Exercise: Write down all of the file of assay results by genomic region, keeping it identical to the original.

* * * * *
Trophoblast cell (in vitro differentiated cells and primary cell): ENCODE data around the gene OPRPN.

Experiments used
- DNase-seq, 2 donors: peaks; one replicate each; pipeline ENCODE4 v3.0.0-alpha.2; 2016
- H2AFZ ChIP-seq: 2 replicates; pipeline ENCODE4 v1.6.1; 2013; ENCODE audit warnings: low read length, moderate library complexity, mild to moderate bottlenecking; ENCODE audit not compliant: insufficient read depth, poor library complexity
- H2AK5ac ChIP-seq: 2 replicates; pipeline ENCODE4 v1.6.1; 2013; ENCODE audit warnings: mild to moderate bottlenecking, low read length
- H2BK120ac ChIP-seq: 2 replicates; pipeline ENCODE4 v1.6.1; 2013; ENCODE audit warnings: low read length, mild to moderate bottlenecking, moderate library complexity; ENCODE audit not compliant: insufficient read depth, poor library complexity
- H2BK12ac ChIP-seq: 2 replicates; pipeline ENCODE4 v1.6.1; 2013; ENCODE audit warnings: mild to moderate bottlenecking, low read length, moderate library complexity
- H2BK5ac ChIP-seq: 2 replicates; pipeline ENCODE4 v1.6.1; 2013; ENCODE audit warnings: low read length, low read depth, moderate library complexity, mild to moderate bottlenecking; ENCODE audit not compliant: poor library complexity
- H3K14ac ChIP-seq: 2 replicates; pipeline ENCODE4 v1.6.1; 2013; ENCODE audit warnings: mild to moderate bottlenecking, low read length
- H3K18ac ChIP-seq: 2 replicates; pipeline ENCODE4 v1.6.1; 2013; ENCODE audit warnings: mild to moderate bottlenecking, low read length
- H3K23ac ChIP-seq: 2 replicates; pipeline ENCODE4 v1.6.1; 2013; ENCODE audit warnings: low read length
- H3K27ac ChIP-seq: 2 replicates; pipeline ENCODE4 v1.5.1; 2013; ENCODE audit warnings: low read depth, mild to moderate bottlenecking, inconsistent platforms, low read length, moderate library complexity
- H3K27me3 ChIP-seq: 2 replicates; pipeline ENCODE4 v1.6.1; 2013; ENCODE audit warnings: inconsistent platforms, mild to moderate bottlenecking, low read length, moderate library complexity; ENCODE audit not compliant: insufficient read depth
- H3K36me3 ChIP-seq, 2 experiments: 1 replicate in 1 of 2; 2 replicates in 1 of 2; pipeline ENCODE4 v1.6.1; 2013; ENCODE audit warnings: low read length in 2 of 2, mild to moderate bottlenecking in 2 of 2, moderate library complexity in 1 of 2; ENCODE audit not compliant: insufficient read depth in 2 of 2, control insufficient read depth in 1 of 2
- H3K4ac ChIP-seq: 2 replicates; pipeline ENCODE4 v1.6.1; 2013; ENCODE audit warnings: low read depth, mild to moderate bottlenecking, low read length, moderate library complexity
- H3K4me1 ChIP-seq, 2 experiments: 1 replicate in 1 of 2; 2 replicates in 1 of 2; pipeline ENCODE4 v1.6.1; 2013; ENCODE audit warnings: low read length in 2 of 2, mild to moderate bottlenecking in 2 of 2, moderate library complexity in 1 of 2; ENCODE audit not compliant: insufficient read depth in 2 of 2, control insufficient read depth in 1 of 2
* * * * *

Trophoblast cell (in vitro differentiated cells and primary cell): ENCODE data around the gene OPRPN.

Experiments used
- DNase-seq, 2 donors: peaks; one replicate each; pipeline ENCODE4 v3.0.0-alpha.2; 2016
- H2AFZ ChIP-seq: 2 replicates; pipeline ENCODE4 v1.6.1; 2013; ENCODE audit warnings: low read length, moderate library complexity, mild to moderate bottlenecking; ENCODE audit not compliant: insufficient read depth, poor library complexity
- H2AK5ac ChIP-seq: 2 replicates; pipeline ENCODE4 v1.6.1; 2013; ENCODE audit warnings: mild to moderate bottlenecking, low read length
- H2BK120ac ChIP-seq: 2 replicates; pipeline ENCODE4 v1.6.1; 2013; ENCODE audit warnings: low read length, mild to moderate bottlenecking, moderate library complexity; ENCODE audit not compliant: insufficient read depth, poor library complexity
- H2BK12ac ChIP-seq: 2 replicates; pipeline ENCODE4 v1.6.1; 2013; ENCODE audit warnings: mild to moderate bottlenecking, low read length, moderate library complexity
- H2BK5ac ChIP-seq: 2 replicates; pipeline ENCODE4 v1.6.1; 2013; ENCODE audit warnings: low read length, low read depth, moderate library complexity, mild to moderate bottlenecking; ENCODE audit not compliant: poor library complexity
- H3K14ac ChIP-seq: 2 replicates; pipeline ENCODE4 v1.6.1; 2013; ENCODE audit warnings: mild to moderate bottlenecking, low read length
- H3K18ac ChIP-seq: 2 replicates; pipeline ENCODE4 v1.6.1; 2013; ENCODE audit warnings: mild to moderate bottlenecking, low read length
- H3K23ac ChIP-seq: 2 replicates; pipeline ENCODE4 v1.6.1; 2013; ENCODE audit warnings: low read length
- H3K27ac ChIP-seq: 2 replicates; pipeline ENCODE4 v1.5.1; 2013; ENCODE audit warnings: low read depth, mild to moderate bottlenecking, inconsistent platforms, low read length, moderate library complexity
- H3K27me3 ChIP-seq: 2 replicates; pipeline ENCODE4 v1.6.1; 2013; ENCODE audit warnings: inconsistent platforms, mild to moderate bottlenecking, low read length, moderate library complexity; ENCODE audit not compliant: insufficient read depth
- H3K36me3 ChIP-seq, 2 experiments: 1 replicate in 1 of 2; 2 replicates in 1 of 2; pipeline ENCODE4 v1.6.1; 2013; ENCODE audit warnings: low read length in 2 of 2, mild to moderate bottlenecking in 2 of 2, moderate library complexity in 1 of 2; ENCODE audit not compliant: insufficient read depth in 2 of 2, control insufficient read depth in 1 of 2
- H3K4ac ChIP-seq: 2 replicates; pipeline ENCODE4 v1.6.1; 2013; ENCODE audit warnings: low read depth, mild to moderate bottlenecking, low read length, moderate library complexity
- H3K4me1 ChIP-seq, 2 experiments: 1 replicate in 1 of 2; 2 replicates in 1 of 2; pipeline ENCODE4 v1.6.1; 2013; ENCODE audit warnings: low read length in 2 of 2, mild to moderate bottlenecking in 2 of 2, moderate library complexity in 1 of 2; ENCODE audit not compliant: insufficient read depth in 2 of 2, control insufficient read depth in 1 of 2